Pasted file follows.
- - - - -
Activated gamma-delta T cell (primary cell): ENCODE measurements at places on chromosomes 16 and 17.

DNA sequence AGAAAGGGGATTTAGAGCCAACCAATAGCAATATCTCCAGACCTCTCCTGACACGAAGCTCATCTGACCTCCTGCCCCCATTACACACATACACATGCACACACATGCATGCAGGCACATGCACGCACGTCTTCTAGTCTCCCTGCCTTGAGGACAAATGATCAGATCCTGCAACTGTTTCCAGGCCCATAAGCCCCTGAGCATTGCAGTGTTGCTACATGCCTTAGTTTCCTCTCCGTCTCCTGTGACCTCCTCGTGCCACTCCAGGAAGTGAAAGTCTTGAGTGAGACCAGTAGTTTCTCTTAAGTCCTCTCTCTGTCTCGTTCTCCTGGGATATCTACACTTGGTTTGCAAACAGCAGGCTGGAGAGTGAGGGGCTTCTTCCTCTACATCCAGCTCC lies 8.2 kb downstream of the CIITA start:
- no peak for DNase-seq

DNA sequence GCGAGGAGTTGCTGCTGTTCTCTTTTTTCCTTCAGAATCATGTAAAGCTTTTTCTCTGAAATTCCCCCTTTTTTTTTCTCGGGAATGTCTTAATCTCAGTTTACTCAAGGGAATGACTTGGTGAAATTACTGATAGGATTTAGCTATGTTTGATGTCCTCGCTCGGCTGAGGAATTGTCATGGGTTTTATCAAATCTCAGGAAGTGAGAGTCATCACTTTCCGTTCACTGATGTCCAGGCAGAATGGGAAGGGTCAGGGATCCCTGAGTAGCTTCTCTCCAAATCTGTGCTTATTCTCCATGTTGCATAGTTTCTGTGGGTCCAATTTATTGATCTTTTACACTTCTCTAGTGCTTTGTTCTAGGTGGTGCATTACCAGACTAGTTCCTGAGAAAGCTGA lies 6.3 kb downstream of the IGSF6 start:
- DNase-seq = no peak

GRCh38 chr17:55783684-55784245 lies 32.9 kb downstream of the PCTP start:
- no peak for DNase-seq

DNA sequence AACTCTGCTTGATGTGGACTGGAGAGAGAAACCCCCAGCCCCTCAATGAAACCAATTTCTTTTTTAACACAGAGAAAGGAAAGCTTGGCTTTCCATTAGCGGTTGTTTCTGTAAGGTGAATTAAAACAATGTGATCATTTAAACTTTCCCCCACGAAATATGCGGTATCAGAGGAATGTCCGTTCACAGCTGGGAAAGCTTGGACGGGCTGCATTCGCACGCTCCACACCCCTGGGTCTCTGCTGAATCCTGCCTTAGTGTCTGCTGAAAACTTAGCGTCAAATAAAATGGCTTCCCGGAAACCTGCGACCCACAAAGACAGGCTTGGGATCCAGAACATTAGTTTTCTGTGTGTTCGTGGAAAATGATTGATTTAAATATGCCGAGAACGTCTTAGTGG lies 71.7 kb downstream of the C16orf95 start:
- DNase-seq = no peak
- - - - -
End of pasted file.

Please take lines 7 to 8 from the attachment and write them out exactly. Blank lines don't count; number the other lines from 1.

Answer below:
- no peak for DNase-seq

DNA sequence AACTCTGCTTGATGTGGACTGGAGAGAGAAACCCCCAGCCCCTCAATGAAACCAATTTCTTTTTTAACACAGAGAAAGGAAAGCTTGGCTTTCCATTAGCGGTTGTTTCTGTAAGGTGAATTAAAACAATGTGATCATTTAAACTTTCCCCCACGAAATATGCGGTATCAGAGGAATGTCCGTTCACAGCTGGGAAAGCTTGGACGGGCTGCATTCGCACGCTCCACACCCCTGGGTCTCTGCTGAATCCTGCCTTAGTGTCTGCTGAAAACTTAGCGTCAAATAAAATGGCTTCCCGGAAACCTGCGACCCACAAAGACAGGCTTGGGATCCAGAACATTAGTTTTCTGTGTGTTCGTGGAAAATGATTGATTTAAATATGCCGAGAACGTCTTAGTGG lies 71.7 kb downstream of the C16orf95 start: